Family Offices

Southeast Asia has become a focus for family offices, which many choosing to establish themselves via Singapore, which is emerging as a global destination for them. Over 229 family offices have been registered in Singapore since 2020 the total assets under management is estimated to be around US$20 billion, according to the Monetary Authority of Singapore (MAS).

Asia-Pacific based family offices are increasingly allocating private equity capital to venture and growth-stage investments. Recent data shows a whopping 77 percent of Asia-Pacific family offices actively involved in growth-stage investments and 66 percent involved in venture-stage investments according to UBS. This compares to the global average of 70 percent and 57 percent respectively.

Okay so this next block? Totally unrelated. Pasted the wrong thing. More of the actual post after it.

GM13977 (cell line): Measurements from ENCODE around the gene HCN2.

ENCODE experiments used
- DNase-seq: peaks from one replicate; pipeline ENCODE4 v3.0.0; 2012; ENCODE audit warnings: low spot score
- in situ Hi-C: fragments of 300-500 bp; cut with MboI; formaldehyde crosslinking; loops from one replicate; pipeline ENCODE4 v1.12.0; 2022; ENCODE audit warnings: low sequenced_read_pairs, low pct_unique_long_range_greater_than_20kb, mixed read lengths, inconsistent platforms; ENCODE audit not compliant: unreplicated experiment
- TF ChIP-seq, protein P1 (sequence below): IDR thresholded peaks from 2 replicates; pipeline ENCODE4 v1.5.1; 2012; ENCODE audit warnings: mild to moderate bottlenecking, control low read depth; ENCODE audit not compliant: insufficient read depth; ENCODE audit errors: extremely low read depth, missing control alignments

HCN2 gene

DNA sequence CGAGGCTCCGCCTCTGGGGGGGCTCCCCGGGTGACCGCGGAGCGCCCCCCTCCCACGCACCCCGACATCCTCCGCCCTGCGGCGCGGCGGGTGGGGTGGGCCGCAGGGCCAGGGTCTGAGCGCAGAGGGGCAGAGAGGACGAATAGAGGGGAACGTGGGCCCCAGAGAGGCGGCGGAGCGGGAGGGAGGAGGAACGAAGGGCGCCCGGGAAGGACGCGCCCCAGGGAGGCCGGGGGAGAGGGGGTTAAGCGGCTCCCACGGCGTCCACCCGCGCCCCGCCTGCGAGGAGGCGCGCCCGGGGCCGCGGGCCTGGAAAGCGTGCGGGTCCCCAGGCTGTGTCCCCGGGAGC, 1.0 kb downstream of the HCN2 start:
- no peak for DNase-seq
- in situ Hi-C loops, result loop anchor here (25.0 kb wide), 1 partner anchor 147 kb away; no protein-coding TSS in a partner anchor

For example, Vulcan Inc. (Microsoft co-founder Paul Allen’s family office) opened its first international office in Singapore in 2019, while the family office of Google co-founder Sergey Brin — operated via Bayshore Global Management — established an office in Singapore in 2020. Both were joined by BridgeWater Associates founder Ray Dalio and Dyson founder James Dyson who also opened family offices in Singapore.

East Asian billionaires also joined the fray. Shu Ping, a founder of Haidilao, the world’s biggest Chinese hotpot restaurant chain, opened Sunrise Capital Management in Singapore in 2019. Meanwhile, the family office of Joseph Phua, managing partner of Turn Capital and co-founder of Taiwanese live-streaming app 17Live, acquired Taiwan-based blockchain firm Dapp Pocket and Crypto Exchange Coinomo in 2021.